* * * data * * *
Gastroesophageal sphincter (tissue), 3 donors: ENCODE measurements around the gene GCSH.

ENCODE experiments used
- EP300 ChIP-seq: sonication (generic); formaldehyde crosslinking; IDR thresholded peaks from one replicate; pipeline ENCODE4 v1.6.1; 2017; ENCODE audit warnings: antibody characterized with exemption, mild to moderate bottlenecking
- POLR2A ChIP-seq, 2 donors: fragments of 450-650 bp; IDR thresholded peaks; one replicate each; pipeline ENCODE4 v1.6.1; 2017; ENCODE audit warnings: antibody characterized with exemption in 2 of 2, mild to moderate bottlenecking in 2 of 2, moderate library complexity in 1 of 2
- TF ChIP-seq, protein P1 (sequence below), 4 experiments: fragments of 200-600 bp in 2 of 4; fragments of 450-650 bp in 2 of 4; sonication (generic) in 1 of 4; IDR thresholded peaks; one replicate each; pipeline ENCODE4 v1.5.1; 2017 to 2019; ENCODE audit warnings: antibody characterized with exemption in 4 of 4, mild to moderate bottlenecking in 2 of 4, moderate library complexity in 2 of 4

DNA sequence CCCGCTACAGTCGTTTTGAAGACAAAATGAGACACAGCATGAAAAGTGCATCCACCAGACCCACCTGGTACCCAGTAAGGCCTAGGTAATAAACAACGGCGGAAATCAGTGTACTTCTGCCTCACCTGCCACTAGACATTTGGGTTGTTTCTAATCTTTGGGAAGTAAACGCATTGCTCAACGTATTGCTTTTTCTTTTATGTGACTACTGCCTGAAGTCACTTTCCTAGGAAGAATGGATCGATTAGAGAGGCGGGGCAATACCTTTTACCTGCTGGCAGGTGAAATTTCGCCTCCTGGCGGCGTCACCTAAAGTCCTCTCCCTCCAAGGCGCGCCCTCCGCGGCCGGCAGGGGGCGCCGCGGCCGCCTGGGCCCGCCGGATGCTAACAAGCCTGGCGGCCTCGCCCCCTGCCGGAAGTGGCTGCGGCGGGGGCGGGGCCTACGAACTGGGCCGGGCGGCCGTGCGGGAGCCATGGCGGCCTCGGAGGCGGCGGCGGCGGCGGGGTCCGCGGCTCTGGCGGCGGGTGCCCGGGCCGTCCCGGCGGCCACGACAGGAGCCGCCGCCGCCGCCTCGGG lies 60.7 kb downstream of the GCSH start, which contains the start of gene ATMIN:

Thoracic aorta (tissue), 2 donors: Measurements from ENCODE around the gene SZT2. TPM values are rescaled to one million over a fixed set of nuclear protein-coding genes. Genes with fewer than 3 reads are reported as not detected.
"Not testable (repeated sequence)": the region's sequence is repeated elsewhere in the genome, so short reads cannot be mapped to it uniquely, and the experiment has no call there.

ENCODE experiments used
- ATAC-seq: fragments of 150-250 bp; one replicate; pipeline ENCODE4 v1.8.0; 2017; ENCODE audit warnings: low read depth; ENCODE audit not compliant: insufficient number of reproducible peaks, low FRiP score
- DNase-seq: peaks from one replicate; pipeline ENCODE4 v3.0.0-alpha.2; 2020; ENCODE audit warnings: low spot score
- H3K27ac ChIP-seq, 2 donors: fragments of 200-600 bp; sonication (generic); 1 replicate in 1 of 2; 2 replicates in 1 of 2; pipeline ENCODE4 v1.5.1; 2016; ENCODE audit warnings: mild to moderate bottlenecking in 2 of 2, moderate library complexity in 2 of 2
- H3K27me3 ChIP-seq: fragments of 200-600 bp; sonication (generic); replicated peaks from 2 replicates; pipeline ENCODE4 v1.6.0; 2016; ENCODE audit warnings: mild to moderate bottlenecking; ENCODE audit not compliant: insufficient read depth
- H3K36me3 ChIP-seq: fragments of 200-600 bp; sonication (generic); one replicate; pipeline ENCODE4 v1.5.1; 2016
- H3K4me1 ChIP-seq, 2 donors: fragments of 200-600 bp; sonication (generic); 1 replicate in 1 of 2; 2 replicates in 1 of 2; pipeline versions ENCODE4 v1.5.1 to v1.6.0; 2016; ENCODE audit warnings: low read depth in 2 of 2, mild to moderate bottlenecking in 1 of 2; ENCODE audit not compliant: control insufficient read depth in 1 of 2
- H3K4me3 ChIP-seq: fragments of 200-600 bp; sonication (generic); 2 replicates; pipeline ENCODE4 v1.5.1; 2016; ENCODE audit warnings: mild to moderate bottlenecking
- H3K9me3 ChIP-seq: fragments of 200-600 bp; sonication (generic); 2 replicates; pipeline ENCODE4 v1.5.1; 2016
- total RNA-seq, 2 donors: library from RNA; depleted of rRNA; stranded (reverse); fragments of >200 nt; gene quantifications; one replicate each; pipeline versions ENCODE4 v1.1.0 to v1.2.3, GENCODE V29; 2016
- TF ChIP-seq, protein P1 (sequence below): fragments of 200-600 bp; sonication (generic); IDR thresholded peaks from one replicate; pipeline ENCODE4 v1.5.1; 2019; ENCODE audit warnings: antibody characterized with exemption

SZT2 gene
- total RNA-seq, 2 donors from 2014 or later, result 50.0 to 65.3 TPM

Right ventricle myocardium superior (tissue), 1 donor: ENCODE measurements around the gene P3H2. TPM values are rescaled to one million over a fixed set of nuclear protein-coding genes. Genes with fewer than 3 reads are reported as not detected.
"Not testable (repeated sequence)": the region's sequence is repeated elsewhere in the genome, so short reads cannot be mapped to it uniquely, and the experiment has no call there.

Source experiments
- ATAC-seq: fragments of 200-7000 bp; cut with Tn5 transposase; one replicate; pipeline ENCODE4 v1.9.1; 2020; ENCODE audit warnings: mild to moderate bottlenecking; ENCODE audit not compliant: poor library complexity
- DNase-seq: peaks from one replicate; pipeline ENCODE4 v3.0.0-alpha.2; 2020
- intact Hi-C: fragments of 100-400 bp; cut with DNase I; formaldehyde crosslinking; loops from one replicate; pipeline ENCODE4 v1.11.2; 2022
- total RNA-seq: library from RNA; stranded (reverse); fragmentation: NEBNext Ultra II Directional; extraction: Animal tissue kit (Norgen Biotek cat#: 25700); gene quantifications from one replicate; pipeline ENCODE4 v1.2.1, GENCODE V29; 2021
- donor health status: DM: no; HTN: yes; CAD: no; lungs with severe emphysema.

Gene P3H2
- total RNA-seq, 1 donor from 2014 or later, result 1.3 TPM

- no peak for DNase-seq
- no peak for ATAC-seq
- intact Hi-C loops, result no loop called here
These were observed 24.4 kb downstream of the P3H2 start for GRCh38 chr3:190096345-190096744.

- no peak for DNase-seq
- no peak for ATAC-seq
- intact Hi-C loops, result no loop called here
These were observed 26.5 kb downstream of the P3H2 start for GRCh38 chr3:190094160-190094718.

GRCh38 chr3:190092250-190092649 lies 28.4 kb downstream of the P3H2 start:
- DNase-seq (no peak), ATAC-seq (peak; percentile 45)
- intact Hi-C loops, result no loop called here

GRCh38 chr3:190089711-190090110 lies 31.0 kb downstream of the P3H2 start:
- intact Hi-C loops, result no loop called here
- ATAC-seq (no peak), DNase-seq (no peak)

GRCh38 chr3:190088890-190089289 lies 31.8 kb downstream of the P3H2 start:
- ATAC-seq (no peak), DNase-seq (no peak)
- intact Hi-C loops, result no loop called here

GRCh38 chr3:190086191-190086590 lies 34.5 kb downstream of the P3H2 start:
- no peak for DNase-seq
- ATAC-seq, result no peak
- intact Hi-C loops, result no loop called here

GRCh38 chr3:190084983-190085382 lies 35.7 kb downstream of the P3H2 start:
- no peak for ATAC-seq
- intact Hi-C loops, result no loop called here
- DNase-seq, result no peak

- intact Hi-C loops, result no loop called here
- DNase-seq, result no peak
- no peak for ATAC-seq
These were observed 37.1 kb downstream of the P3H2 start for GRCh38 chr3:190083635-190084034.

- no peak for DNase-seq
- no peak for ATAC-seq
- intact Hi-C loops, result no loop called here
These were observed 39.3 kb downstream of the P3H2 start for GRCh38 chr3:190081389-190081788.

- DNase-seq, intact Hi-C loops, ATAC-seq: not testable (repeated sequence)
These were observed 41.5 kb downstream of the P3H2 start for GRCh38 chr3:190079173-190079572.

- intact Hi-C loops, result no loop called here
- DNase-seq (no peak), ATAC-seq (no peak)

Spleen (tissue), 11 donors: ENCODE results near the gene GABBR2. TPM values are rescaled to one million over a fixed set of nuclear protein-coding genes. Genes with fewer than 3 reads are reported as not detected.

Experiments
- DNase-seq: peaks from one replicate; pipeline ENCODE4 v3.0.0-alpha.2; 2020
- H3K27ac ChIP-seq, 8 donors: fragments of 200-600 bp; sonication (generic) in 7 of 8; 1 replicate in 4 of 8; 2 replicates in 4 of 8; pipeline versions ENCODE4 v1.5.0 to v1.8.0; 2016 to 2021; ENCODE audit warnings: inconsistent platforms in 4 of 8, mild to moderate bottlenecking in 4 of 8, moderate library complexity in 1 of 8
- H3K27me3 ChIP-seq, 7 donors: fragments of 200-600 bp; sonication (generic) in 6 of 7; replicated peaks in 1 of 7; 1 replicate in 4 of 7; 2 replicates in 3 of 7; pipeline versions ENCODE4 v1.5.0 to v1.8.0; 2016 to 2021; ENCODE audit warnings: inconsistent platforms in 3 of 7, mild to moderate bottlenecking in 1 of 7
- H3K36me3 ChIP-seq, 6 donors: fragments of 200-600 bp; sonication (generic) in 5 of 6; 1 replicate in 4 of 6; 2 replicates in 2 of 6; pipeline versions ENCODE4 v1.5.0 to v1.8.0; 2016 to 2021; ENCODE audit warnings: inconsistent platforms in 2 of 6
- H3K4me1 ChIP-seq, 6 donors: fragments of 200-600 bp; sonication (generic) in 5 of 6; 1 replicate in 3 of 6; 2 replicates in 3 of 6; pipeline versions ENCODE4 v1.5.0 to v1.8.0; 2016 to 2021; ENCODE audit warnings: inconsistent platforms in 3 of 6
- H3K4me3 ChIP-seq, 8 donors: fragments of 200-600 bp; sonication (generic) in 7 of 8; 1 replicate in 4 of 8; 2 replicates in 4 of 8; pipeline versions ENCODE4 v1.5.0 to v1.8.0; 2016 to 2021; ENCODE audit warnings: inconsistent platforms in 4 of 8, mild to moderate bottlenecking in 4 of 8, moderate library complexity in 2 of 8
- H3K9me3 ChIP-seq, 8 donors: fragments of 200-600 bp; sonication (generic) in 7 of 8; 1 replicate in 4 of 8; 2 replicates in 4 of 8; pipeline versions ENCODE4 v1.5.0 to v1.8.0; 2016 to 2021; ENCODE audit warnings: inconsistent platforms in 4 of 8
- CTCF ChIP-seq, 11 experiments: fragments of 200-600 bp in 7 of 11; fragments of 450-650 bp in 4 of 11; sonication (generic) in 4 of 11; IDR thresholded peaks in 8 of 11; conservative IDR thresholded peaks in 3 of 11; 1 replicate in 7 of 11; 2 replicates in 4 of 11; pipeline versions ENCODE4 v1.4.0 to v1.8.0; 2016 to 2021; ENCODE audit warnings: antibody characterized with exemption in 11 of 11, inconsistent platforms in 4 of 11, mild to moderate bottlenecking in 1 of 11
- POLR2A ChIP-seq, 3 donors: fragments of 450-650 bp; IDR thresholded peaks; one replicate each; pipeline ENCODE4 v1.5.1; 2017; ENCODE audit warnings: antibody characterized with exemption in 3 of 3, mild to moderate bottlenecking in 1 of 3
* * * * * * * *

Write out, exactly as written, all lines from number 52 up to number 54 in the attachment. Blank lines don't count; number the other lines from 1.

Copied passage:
- intact Hi-C loops, result no loop called here

GRCh38 chr3:190084983-190085382 lies 35.7 kb downstream of the P3H2 start:
- no peak for ATAC-seq